The board was also visited by Norman Yeager of the Bunker Hill Fire Department. Yeager sought the board’s support for his bid to become the Fire Chief of the Bunker Hill fire Protection District as the current chief is stepping down due to health issues. Yeager has been on the fire department for 10 years and helped to create the Bunker Hill Fire Department 501-C3, a non-profit organization which helps fund training for fire services.
County Engineer Tom Reinhart was up before the board several times during Tuesday’s meeting. He first asked the board to approve a resolution in which the County agrees to pay its share of matching funds for a road project on Brighton-Bunker Hill Road. Since the County will be receiving funding through the Illinois Dept. of Transportation (IDOT) this joint agreement was required to receive funds.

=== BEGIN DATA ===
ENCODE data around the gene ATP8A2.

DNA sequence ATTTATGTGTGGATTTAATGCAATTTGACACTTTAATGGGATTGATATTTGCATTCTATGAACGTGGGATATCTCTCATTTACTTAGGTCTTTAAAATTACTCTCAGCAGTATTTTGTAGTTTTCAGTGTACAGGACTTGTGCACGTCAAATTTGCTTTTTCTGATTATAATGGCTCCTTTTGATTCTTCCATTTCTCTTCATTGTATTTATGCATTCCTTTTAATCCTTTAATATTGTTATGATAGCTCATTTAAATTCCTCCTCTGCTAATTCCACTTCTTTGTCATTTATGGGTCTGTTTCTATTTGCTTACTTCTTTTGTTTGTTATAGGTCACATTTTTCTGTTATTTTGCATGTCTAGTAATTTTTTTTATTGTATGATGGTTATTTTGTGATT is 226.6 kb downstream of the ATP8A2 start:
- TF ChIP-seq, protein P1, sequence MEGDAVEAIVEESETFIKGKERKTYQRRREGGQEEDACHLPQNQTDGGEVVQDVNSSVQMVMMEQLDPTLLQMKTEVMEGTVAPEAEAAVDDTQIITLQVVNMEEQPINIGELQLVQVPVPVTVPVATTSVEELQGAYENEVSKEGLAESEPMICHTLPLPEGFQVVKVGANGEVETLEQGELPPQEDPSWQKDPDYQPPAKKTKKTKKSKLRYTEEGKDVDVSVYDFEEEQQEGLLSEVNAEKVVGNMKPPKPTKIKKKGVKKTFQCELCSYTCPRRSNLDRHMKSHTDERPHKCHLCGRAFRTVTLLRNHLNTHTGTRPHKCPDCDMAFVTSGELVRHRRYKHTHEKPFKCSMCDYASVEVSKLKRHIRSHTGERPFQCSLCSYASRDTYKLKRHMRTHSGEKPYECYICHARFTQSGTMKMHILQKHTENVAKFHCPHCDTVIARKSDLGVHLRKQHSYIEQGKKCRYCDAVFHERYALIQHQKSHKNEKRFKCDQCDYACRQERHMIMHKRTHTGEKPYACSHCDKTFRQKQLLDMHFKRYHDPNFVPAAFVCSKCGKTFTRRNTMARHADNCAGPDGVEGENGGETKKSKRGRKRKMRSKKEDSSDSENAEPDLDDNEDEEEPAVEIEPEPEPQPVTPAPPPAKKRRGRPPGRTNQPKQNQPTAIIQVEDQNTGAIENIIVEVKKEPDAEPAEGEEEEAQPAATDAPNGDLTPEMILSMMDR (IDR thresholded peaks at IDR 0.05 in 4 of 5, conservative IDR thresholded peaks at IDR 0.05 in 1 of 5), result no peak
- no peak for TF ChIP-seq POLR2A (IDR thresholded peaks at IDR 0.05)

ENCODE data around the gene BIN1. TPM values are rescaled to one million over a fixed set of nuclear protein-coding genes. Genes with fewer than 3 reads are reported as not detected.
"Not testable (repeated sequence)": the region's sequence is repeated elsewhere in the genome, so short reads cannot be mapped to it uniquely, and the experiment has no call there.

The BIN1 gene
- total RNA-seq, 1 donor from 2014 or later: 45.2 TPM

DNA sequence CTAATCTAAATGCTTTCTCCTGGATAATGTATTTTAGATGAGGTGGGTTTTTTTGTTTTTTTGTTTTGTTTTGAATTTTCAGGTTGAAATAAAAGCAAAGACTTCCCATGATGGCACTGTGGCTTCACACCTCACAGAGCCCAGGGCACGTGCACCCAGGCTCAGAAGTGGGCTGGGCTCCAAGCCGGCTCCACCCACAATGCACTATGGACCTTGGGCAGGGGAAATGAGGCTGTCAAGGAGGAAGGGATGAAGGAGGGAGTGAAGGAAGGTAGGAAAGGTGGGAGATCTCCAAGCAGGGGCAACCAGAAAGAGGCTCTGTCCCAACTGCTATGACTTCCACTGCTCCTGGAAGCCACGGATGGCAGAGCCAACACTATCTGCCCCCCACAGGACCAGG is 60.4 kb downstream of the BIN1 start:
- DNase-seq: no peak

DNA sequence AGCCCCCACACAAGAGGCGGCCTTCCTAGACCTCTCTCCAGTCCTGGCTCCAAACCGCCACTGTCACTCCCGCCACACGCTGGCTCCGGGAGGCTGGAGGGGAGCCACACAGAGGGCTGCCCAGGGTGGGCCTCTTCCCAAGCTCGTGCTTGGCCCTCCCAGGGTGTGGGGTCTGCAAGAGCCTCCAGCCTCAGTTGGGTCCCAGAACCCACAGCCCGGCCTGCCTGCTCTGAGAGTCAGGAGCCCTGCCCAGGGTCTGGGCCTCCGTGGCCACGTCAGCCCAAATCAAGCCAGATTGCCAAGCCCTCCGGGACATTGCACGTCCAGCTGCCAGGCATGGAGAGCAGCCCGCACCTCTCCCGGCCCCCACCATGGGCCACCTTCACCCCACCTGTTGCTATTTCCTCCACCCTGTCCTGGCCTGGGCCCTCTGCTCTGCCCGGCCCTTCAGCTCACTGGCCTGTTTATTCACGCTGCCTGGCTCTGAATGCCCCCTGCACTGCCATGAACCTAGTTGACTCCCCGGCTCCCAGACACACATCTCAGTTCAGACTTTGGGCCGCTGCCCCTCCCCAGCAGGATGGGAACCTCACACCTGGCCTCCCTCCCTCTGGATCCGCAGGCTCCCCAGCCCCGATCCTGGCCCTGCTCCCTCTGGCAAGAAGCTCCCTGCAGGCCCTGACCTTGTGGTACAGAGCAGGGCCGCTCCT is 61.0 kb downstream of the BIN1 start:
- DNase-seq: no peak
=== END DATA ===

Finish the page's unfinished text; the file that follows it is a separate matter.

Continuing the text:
The board and IDOT reappointed Reinhart to another six-year term as the County Engineer. Reinhart has been with the County since 1998.
The third resolution Reinhart presented was a resolution to use REBUILD Illinois funds to pay the local share of the Brighton-Bunker Hill Road project in the amount of $600,000. Reinhart said he did not want to use all of the REBUILD funds to pay for this project and estimated $600,000 based on his knowledge of upcoming projects. He estimated that the project would take one construction season, if they began in March he hoped the project would be finished by this month. The Brighton-Bunker Hill Road project would replace the bridge, resurfacing, widening and reconstructing the road including the intersections at Fosterburg Road and Shipman Cutoff Road.